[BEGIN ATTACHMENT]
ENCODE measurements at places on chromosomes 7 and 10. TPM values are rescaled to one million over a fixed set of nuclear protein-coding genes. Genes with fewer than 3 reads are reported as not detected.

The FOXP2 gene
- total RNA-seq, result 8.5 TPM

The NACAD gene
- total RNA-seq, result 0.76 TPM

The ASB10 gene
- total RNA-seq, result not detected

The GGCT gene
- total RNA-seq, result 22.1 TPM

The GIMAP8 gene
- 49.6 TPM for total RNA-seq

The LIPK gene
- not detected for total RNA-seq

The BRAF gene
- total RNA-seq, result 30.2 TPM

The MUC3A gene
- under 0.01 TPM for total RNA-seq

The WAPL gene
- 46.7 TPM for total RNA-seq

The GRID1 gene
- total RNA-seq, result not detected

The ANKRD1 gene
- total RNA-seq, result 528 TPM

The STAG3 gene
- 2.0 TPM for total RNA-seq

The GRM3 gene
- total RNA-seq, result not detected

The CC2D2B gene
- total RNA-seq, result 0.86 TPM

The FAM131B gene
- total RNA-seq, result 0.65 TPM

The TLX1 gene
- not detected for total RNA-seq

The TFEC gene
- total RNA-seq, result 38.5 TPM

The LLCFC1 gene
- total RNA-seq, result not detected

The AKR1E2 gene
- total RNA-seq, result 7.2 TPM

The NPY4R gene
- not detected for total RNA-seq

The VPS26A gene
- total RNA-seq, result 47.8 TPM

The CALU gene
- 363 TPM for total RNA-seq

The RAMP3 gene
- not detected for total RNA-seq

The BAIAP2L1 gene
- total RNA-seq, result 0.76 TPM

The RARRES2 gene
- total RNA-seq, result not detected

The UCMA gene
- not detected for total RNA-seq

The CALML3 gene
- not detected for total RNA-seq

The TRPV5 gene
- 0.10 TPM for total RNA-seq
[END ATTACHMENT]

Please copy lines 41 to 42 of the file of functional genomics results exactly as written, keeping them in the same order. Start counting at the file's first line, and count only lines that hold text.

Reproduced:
- not detected for total RNA-seq

The VPS26A gene